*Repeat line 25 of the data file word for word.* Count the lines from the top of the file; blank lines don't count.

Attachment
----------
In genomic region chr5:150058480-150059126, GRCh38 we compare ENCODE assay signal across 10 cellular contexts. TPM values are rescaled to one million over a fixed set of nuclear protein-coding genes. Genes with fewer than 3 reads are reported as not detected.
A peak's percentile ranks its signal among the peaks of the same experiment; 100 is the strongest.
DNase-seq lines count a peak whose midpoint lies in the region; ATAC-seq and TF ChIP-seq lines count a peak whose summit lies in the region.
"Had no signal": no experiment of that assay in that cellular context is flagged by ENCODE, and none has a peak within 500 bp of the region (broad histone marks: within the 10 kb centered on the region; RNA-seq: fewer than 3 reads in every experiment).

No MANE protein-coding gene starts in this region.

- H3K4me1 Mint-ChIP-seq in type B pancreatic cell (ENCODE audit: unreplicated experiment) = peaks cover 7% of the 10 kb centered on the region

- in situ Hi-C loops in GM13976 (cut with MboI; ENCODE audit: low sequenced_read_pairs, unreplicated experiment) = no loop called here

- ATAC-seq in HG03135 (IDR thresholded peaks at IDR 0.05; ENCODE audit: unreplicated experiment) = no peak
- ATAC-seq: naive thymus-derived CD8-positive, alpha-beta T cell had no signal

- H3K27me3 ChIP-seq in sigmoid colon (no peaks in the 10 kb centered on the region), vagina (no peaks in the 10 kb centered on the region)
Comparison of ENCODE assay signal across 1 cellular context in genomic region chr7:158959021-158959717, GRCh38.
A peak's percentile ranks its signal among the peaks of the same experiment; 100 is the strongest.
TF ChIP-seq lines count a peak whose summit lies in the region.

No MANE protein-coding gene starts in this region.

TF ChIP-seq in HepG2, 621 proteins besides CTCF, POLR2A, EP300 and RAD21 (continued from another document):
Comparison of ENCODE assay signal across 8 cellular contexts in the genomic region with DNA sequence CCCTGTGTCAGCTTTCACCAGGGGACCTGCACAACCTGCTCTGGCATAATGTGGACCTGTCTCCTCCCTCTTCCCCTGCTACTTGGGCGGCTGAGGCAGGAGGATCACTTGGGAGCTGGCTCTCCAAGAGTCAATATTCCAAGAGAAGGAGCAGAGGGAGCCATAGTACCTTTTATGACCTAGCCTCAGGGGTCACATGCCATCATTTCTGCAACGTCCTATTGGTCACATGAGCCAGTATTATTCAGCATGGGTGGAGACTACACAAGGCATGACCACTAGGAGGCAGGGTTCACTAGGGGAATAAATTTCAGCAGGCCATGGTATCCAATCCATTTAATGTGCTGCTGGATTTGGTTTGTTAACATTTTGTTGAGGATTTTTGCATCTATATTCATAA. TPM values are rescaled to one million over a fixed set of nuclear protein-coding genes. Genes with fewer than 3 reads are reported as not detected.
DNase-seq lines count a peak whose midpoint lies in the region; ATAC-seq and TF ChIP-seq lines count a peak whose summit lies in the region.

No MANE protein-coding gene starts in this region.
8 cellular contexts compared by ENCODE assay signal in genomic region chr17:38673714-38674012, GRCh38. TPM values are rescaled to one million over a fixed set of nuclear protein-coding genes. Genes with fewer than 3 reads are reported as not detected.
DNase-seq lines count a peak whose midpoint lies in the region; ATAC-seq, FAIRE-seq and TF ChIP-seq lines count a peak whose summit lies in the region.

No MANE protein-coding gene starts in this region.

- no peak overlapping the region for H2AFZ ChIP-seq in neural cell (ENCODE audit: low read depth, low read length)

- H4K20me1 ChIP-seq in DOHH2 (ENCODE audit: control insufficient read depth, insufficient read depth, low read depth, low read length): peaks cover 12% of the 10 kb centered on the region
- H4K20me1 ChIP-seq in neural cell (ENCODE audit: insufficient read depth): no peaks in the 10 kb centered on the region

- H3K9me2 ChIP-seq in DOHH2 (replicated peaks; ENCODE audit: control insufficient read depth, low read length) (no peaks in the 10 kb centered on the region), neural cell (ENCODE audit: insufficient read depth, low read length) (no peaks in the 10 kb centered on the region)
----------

- H3K9me2 ChIP-seq in DOHH2 (replicated peaks; ENCODE audit: control insufficient read depth, low read length) (no peaks in the 10 kb centered on the region), neural cell (ENCODE audit: insufficient read depth, low read length) (no peaks in the 10 kb centered on the region)